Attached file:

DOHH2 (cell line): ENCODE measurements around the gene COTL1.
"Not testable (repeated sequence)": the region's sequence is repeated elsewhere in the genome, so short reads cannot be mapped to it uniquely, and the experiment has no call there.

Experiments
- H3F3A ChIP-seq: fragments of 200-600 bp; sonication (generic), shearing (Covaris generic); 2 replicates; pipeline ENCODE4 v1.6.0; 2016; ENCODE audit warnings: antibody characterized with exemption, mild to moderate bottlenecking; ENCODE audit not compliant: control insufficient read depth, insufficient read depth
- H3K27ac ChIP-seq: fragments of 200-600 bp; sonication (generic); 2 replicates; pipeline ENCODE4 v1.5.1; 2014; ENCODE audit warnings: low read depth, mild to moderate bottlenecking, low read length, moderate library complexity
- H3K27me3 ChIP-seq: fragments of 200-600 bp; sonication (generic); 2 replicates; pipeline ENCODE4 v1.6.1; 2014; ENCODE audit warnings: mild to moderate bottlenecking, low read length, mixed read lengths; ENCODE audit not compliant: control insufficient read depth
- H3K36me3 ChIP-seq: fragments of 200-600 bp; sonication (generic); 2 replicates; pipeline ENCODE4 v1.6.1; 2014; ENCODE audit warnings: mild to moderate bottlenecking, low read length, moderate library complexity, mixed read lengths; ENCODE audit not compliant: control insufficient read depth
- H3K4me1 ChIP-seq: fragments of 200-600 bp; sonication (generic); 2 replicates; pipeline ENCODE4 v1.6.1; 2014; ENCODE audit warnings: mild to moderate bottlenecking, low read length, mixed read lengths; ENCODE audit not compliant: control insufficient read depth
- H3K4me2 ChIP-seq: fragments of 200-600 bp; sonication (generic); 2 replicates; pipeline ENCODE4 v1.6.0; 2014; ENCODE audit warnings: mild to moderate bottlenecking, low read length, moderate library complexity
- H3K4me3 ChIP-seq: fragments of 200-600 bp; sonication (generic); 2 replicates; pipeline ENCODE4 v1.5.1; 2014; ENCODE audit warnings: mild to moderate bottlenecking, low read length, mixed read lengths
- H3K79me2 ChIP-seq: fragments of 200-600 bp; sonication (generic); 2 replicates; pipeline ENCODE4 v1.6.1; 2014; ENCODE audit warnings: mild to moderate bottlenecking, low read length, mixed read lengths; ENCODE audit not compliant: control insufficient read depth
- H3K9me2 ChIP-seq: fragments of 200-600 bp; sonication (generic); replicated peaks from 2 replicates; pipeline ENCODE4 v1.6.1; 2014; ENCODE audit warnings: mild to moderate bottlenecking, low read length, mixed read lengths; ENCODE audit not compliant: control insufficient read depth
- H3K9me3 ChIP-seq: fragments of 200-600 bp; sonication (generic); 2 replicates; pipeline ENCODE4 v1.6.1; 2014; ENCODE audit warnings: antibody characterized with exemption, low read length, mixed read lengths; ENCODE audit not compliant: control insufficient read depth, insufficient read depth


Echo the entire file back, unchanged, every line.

DOHH2 (cell line): ENCODE measurements around the gene COTL1.
"Not testable (repeated sequence)": the region's sequence is repeated elsewhere in the genome, so short reads cannot be mapped to it uniquely, and the experiment has no call there.

Experiments
- H3F3A ChIP-seq: fragments of 200-600 bp; sonication (generic), shearing (Covaris generic); 2 replicates; pipeline ENCODE4 v1.6.0; 2016; ENCODE audit warnings: antibody characterized with exemption, mild to moderate bottlenecking; ENCODE audit not compliant: control insufficient read depth, insufficient read depth
- H3K27ac ChIP-seq: fragments of 200-600 bp; sonication (generic); 2 replicates; pipeline ENCODE4 v1.5.1; 2014; ENCODE audit warnings: low read depth, mild to moderate bottlenecking, low read length, moderate library complexity
- H3K27me3 ChIP-seq: fragments of 200-600 bp; sonication (generic); 2 replicates; pipeline ENCODE4 v1.6.1; 2014; ENCODE audit warnings: mild to moderate bottlenecking, low read length, mixed read lengths; ENCODE audit not compliant: control insufficient read depth
- H3K36me3 ChIP-seq: fragments of 200-600 bp; sonication (generic); 2 replicates; pipeline ENCODE4 v1.6.1; 2014; ENCODE audit warnings: mild to moderate bottlenecking, low read length, moderate library complexity, mixed read lengths; ENCODE audit not compliant: control insufficient read depth
- H3K4me1 ChIP-seq: fragments of 200-600 bp; sonication (generic); 2 replicates; pipeline ENCODE4 v1.6.1; 2014; ENCODE audit warnings: mild to moderate bottlenecking, low read length, mixed read lengths; ENCODE audit not compliant: control insufficient read depth
- H3K4me2 ChIP-seq: fragments of 200-600 bp; sonication (generic); 2 replicates; pipeline ENCODE4 v1.6.0; 2014; ENCODE audit warnings: mild to moderate bottlenecking, low read length, moderate library complexity
- H3K4me3 ChIP-seq: fragments of 200-600 bp; sonication (generic); 2 replicates; pipeline ENCODE4 v1.5.1; 2014; ENCODE audit warnings: mild to moderate bottlenecking, low read length, mixed read lengths
- H3K79me2 ChIP-seq: fragments of 200-600 bp; sonication (generic); 2 replicates; pipeline ENCODE4 v1.6.1; 2014; ENCODE audit warnings: mild to moderate bottlenecking, low read length, mixed read lengths; ENCODE audit not compliant: control insufficient read depth
- H3K9me2 ChIP-seq: fragments of 200-600 bp; sonication (generic); replicated peaks from 2 replicates; pipeline ENCODE4 v1.6.1; 2014; ENCODE audit warnings: mild to moderate bottlenecking, low read length, mixed read lengths; ENCODE audit not compliant: control insufficient read depth
- H3K9me3 ChIP-seq: fragments of 200-600 bp; sonication (generic); 2 replicates; pipeline ENCODE4 v1.6.1; 2014; ENCODE audit warnings: antibody characterized with exemption, low read length, mixed read lengths; ENCODE audit not compliant: control insufficient read depth, insufficient read depth